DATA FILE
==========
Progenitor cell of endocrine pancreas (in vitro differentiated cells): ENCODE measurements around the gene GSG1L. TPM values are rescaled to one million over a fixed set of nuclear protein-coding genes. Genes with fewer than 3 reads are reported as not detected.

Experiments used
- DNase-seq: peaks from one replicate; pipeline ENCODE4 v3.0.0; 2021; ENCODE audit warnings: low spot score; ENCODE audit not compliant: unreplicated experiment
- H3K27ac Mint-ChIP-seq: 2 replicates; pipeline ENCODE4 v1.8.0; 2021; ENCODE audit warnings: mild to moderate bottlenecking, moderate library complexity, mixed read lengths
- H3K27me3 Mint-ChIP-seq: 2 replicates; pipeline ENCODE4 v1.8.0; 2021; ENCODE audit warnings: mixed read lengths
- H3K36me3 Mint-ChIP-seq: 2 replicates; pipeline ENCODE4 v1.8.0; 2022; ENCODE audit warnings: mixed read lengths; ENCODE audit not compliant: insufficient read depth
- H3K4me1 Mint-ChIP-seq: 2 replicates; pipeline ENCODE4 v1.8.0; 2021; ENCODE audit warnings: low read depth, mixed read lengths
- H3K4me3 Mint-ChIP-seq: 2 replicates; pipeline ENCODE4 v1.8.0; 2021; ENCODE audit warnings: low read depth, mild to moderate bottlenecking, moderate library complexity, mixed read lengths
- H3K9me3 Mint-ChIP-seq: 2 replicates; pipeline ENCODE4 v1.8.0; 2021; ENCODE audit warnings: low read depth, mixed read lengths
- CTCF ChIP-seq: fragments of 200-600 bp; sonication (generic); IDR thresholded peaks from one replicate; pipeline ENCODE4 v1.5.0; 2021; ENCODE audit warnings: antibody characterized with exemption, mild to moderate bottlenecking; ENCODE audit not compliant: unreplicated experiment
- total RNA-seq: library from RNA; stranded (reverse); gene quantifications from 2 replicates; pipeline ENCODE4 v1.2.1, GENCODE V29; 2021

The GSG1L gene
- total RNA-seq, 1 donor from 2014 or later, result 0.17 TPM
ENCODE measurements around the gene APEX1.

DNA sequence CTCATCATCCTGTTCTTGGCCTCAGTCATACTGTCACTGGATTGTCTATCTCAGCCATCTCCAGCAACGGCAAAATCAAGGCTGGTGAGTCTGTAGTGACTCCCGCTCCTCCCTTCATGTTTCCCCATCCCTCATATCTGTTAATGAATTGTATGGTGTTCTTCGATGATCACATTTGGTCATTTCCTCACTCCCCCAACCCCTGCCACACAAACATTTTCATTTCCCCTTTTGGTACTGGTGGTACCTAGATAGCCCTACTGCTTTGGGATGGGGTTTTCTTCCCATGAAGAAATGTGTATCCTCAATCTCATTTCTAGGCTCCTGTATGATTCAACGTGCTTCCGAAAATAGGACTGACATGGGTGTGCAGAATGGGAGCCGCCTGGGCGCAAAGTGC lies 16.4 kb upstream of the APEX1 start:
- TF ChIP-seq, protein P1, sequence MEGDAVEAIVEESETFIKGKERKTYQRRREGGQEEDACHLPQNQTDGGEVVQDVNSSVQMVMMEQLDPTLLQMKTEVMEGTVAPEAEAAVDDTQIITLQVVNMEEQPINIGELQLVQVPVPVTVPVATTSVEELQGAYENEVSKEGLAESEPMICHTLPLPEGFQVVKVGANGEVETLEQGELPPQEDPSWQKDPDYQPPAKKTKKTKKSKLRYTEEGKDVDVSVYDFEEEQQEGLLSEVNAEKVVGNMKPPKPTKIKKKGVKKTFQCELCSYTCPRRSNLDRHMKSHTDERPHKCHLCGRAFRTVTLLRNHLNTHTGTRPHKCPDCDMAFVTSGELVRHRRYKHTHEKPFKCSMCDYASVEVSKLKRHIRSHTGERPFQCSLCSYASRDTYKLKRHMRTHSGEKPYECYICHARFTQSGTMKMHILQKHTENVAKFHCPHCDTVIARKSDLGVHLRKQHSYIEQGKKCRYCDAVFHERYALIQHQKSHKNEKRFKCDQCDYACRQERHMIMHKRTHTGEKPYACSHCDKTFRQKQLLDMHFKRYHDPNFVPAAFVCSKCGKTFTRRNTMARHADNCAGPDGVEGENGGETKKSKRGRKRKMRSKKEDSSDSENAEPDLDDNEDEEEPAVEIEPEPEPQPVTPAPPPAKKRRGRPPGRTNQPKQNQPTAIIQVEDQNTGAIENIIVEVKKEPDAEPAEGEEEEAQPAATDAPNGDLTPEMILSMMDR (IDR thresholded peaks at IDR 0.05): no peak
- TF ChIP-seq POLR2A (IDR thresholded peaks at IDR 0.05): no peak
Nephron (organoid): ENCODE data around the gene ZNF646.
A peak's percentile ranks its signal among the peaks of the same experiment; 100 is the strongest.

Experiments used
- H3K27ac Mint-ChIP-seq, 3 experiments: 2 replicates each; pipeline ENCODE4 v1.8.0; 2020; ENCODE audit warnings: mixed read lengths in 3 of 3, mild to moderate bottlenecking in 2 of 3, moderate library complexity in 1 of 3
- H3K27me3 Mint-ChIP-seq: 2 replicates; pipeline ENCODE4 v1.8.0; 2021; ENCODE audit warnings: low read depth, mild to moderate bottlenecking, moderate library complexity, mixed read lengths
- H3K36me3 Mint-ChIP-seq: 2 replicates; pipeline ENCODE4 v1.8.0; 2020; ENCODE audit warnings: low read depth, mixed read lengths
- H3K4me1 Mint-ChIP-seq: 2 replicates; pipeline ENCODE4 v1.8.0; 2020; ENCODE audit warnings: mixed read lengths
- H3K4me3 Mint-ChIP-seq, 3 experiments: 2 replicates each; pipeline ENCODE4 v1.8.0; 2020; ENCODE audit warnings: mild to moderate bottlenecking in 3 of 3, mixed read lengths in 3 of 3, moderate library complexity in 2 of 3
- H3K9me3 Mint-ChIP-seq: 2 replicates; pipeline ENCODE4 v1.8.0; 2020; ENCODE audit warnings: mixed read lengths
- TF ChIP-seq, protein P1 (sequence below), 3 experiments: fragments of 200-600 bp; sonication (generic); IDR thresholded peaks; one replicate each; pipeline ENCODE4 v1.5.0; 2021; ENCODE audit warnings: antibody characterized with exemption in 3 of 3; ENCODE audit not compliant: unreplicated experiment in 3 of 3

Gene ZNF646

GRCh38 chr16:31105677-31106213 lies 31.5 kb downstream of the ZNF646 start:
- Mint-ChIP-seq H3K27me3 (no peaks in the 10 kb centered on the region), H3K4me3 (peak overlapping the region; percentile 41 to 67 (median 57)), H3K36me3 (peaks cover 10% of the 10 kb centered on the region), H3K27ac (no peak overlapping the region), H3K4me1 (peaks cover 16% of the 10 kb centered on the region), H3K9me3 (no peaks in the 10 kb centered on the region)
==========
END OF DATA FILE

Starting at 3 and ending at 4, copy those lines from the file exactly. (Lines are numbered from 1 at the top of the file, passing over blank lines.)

- DNase-seq: peaks from one replicate; pipeline ENCODE4 v3.0.0; 2021; ENCODE audit warnings: low spot score; ENCODE audit not compliant: unreplicated experiment
- H3K27ac Mint-ChIP-seq: 2 replicates; pipeline ENCODE4 v1.8.0; 2021; ENCODE audit warnings: mild to moderate bottlenecking, moderate library complexity, mixed read lengths